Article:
New England Creative Podcast

Hosted by Reed Prescott, the New England Creative Podcast explores the landscape of creative endeavor in New England. Reed has over 45 years of experience as an artist and entrepreneur living in Bristol, Vermont. New episodes monthly.

New England Creative Podcast

Episode One: A State of Innovation


My name is Reed Prescott and I want to introduce you to the very first session of New England Creative. In this session, I'm going to talk a little bit about what my goal is, and what we're going to talk about. I've been making a living as a creative professional, or making money through my creativity, for over 45 years. I was a senior in high school when I brought in my first dollar, and I've done a whole variety of projects since then. I have run gift shops, I have sold wholesale, retail. I've been the manager of a nonprofit art gallery. I have a lot of different varieties of experiences that gives me information, and I pull all that information together to the knowledge that I have.


I also am a fan of history, and a fan of watching people. I really enjoy people watching. And I've watched the careers of many of my local friends and neighbors really become nationwide, well known businesses like that. I want to use this podcast to tell a lot of their stories. I also want to use this podcast to tell the stories of some of my friends and their process, their experience that they've lived through, up to this point in their career.


Another component of this podcast that I'm going to do, we're going to be talking about the business side of art, the side that most people don't get educated on. I can talk about limited use rights for artwork. I can talk about pricing structures. I can talk about some of the tax situations that you should be aware of. Things that you can do to maybe make it to your advantage instead of a giveaway. We'll talk about a whole variety of things.


Now the goal of this podcast is not to give you a turnkey system, a step-by-step instruction on how you too will make a living as a creative professional. In some ways, this is not even just for creative professionals. As we talk about ways to enhance your creativity, a business can get something beneficial from that on different ways to brainstorm.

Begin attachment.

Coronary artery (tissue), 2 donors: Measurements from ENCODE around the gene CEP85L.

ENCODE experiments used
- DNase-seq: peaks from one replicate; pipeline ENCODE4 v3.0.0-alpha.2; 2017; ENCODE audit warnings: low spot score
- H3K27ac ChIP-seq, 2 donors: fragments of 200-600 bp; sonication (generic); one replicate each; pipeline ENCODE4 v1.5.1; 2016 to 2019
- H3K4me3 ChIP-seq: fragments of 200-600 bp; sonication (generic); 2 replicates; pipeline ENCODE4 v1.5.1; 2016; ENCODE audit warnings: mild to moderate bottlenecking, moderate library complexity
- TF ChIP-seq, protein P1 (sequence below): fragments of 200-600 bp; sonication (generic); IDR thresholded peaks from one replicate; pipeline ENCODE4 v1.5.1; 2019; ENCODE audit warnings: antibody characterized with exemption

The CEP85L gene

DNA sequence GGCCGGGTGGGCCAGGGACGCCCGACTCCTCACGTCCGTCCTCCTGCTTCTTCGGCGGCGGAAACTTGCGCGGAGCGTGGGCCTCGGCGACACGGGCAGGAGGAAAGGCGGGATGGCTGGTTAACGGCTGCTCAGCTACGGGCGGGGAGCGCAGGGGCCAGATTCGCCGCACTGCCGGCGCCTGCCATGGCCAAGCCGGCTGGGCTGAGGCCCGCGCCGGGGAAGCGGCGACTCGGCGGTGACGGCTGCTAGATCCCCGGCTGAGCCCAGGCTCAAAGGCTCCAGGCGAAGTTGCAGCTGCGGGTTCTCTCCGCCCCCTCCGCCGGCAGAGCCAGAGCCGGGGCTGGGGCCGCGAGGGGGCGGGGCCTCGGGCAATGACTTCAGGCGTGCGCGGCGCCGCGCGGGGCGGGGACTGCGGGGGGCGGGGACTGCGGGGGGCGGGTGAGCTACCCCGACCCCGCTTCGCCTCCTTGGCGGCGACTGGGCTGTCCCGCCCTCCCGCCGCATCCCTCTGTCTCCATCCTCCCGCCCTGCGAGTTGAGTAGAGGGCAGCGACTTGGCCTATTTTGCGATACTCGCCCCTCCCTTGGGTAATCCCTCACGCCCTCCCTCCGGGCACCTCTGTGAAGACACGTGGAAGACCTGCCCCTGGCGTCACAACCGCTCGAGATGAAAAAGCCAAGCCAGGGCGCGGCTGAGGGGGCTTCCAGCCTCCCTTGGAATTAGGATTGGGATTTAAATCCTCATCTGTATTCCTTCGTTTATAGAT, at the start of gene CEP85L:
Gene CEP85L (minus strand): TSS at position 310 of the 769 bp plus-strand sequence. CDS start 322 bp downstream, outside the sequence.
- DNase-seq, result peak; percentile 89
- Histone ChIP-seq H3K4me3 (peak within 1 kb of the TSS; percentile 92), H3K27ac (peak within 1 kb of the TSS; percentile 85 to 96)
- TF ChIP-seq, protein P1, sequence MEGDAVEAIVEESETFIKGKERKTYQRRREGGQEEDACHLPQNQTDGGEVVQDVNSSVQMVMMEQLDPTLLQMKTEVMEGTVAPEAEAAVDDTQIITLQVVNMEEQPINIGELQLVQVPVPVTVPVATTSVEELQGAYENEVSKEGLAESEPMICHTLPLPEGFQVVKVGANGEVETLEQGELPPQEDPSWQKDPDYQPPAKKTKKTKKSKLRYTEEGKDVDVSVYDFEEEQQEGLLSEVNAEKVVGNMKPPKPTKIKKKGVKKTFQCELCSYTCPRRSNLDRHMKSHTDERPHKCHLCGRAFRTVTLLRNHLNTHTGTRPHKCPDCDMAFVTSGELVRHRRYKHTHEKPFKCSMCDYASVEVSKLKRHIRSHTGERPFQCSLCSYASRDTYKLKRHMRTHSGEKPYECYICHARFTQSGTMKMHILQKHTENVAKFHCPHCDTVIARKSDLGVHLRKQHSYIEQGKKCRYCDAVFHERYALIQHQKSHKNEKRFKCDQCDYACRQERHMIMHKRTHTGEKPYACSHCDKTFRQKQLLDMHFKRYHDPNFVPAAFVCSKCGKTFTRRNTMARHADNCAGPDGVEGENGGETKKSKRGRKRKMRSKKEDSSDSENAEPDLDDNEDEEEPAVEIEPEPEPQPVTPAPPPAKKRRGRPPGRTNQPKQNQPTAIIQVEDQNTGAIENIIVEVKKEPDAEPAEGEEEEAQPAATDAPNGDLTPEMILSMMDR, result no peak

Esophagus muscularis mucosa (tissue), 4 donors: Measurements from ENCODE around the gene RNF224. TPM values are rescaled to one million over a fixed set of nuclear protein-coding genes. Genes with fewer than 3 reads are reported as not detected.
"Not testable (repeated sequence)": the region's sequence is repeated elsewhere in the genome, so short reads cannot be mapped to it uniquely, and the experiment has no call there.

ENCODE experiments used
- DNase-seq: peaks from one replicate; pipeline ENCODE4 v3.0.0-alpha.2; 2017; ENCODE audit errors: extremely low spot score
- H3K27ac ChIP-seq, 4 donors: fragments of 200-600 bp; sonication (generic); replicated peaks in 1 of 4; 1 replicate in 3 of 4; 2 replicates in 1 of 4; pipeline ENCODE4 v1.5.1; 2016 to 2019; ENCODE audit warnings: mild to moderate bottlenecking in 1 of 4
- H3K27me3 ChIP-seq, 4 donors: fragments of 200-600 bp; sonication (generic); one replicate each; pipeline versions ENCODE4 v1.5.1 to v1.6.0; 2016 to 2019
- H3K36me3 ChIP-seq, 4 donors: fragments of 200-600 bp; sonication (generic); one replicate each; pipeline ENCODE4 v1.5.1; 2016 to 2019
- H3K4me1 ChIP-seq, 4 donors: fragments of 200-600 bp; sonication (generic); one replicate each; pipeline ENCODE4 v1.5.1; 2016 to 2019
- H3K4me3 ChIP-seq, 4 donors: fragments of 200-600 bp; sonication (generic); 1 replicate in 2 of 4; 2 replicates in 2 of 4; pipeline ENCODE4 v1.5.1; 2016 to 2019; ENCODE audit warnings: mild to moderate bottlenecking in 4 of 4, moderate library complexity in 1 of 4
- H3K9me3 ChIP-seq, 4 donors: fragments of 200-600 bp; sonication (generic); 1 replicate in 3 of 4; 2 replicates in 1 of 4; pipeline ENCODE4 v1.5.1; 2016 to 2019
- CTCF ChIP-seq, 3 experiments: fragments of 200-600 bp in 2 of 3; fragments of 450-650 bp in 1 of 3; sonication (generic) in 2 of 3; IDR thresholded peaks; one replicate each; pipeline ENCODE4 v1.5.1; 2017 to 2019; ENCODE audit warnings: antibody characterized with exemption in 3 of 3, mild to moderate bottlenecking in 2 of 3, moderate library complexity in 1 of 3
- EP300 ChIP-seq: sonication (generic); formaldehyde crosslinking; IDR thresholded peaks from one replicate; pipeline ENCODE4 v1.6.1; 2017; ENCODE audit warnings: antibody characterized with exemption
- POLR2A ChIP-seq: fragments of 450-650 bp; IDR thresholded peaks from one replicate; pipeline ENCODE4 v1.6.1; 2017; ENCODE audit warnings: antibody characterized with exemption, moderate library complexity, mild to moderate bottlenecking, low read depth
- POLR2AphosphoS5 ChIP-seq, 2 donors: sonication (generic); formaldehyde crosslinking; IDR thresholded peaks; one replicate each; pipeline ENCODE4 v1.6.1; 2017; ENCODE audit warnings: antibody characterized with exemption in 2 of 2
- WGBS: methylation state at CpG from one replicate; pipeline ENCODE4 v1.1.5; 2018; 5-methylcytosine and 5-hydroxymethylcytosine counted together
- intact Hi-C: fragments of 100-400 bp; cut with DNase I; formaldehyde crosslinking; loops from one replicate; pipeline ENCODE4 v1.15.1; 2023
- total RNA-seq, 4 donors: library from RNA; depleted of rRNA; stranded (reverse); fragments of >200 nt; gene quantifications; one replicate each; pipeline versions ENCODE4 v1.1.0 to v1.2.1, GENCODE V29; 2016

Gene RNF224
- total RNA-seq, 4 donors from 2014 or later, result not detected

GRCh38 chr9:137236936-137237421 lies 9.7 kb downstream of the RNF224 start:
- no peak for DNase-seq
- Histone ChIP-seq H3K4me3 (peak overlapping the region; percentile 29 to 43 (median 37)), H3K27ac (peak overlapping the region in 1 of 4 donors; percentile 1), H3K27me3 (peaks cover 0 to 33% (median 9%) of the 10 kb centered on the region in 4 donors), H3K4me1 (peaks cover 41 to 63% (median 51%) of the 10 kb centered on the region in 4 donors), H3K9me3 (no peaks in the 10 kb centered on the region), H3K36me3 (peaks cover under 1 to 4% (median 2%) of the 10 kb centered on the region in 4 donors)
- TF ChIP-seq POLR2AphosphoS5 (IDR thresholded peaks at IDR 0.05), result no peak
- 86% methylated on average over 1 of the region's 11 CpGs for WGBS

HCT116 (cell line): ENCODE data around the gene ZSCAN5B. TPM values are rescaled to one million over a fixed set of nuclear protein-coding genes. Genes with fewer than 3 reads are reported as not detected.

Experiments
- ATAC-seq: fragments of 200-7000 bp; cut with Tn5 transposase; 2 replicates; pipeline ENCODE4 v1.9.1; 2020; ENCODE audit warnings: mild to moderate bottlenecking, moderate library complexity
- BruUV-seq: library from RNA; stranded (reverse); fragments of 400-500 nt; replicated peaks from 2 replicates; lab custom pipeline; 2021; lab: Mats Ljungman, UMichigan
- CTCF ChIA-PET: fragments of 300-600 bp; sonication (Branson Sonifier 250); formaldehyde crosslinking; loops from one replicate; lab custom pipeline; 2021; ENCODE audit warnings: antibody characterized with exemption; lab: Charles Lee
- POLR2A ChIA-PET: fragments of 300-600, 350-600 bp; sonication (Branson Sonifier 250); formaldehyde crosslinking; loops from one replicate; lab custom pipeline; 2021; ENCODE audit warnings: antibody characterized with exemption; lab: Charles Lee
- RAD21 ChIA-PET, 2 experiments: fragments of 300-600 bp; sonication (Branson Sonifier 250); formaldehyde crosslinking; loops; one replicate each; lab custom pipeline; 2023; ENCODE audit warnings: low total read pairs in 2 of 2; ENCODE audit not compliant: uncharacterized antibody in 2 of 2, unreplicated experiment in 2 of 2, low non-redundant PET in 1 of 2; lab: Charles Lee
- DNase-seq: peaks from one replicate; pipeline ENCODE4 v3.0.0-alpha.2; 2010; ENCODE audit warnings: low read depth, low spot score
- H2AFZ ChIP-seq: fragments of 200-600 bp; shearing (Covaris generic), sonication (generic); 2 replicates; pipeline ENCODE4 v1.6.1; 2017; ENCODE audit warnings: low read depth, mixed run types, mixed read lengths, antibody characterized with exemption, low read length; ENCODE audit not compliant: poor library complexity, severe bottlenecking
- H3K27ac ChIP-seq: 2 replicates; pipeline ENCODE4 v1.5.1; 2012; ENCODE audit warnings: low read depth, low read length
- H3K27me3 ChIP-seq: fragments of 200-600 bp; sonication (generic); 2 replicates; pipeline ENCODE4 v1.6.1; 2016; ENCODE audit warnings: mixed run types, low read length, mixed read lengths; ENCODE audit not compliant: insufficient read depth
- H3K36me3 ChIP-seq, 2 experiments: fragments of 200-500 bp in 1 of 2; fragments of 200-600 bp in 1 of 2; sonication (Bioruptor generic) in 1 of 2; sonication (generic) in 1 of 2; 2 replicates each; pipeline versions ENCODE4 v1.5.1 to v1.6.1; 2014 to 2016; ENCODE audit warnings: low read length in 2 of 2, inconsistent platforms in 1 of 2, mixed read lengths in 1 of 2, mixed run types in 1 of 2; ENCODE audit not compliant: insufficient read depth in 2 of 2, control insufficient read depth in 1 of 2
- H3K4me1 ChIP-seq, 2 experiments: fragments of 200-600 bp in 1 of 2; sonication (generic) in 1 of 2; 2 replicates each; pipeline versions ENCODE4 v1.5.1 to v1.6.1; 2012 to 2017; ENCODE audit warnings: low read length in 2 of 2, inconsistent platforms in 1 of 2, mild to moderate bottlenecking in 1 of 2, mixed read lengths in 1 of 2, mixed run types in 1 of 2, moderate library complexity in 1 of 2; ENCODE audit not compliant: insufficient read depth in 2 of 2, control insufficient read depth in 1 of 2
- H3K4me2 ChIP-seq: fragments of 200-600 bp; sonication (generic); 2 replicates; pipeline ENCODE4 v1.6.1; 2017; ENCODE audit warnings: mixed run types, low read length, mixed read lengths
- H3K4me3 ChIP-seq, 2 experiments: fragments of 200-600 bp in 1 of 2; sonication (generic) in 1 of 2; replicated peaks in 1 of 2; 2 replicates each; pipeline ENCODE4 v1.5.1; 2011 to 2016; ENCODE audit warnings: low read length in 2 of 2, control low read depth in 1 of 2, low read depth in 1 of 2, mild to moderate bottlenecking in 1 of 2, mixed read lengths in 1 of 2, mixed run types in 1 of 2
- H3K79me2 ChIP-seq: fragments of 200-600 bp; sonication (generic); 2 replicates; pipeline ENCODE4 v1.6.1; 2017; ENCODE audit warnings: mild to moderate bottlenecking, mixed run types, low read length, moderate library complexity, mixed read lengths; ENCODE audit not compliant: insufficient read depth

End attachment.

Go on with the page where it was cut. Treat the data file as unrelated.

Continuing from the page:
The town I grew up in is called Bristol, Vermont. It's a very small town, kind of on the edge of the Green Mountains, but not quite in the Green Mountains; on the edge of Chittenden County with Burlington, but not quite in Burlington; kind of on the edge of the county main highway, but not quite. So how does this little village town come up with as much of the innovation and creativity that has come from this town, that has gone all over the world? It's kind of an interesting concept. The way I see it is that people don't come up with a term to describe a region, and then the region becomes that term. That term is actually descriptive of the nature from that region. So, when you think of the term “Yankee ingenuity,” that speaks to the character of this community. We have an ingrown gene, or understanding, or environment, that fosters creativity, and encourages it, and almost insists upon it. And as we exercise that, we find that like a muscle, it actually grows and expands - it gets larger. Now, it's not just the painters and the artists and the musicians who are this way. The farmers, the mechanics, the construction workers, all these people have this creative insight, and I think it comes from our regional nature. You're out in the middle of the field, plowing, and the plow breaks, you know, the parts that you need are not just a few miles away. They might be a 50 mile round trip, and you're in the middle of your workday, you don't want to stop, so you do whatever you can to jury rig and coddle this whole thing back together again so you can finish that day's chores. You know, so you might take an old wrench and some wire and maybe a tree branch and pull it all together just so that you can get through the rest of the field. It's the same with construction people. It's the same with all sorts of individuals in this area. You know, you're out in the middle of South Lincoln, where there's hardly any people around, and your car won't start. You know, you get very creative very, very fast in this environment. So, that is some of the regional dynamic that I think makes this area creative. Another one is that up until just recently, like within the last 20 years, we only had one or two radio stations and TV stations. And because of that, you had to spend your time making things and doing things with your hands. That too lead to creativity. We probably read more. I heard a statistic once that the town of Lincoln that I live in, which has 1200 people, on a per capita basis had more valedictorian and salutatorians in high school than any other town in the state of Vermont. And I had to think, why could that be? And it occurred to me that well, no TV and radio, people would read, and they would do these things, and they would focus on their homework and because of that, there wasn't the distractions.